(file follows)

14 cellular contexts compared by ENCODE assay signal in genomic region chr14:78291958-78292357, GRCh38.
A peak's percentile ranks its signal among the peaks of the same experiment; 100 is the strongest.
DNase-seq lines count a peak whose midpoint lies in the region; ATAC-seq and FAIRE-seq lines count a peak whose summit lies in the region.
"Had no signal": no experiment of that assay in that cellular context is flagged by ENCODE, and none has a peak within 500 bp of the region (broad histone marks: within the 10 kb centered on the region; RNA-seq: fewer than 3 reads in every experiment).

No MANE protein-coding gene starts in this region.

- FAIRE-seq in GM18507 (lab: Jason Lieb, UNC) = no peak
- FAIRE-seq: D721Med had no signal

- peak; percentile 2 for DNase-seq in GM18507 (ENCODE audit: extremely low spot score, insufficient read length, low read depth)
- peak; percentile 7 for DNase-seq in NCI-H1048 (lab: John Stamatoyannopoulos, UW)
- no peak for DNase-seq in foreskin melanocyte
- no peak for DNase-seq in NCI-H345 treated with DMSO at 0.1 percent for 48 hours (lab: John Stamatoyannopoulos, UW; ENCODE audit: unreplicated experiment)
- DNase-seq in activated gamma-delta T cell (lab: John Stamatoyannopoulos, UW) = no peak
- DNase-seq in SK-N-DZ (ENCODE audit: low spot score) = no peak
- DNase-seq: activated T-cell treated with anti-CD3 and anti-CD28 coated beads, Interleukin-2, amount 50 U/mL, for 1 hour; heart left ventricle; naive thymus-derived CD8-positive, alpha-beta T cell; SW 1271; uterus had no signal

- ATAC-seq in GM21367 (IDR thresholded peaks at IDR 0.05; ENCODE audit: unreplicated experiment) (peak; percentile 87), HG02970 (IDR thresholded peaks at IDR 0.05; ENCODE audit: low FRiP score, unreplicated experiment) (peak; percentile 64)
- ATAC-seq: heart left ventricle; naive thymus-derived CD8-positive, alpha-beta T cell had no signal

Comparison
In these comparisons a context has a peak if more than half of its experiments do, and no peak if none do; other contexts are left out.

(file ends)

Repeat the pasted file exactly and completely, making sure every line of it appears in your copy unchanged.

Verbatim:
14 cellular contexts compared by ENCODE assay signal in genomic region chr14:78291958-78292357, GRCh38.
A peak's percentile ranks its signal among the peaks of the same experiment; 100 is the strongest.
DNase-seq lines count a peak whose midpoint lies in the region; ATAC-seq and FAIRE-seq lines count a peak whose summit lies in the region.
"Had no signal": no experiment of that assay in that cellular context is flagged by ENCODE, and none has a peak within 500 bp of the region (broad histone marks: within the 10 kb centered on the region; RNA-seq: fewer than 3 reads in every experiment).

No MANE protein-coding gene starts in this region.

- FAIRE-seq in GM18507 (lab: Jason Lieb, UNC) = no peak
- FAIRE-seq: D721Med had no signal

- peak; percentile 2 for DNase-seq in GM18507 (ENCODE audit: extremely low spot score, insufficient read length, low read depth)
- peak; percentile 7 for DNase-seq in NCI-H1048 (lab: John Stamatoyannopoulos, UW)
- no peak for DNase-seq in foreskin melanocyte
- no peak for DNase-seq in NCI-H345 treated with DMSO at 0.1 percent for 48 hours (lab: John Stamatoyannopoulos, UW; ENCODE audit: unreplicated experiment)
- DNase-seq in activated gamma-delta T cell (lab: John Stamatoyannopoulos, UW) = no peak
- DNase-seq in SK-N-DZ (ENCODE audit: low spot score) = no peak
- DNase-seq: activated T-cell treated with anti-CD3 and anti-CD28 coated beads, Interleukin-2, amount 50 U/mL, for 1 hour; heart left ventricle; naive thymus-derived CD8-positive, alpha-beta T cell; SW 1271; uterus had no signal

- ATAC-seq in GM21367 (IDR thresholded peaks at IDR 0.05; ENCODE audit: unreplicated experiment) (peak; percentile 87), HG02970 (IDR thresholded peaks at IDR 0.05; ENCODE audit: low FRiP score, unreplicated experiment) (peak; percentile 64)
- ATAC-seq: heart left ventricle; naive thymus-derived CD8-positive, alpha-beta T cell had no signal

Comparison
In these comparisons a context has a peak if more than half of its experiments do, and no peak if none do; other contexts are left out.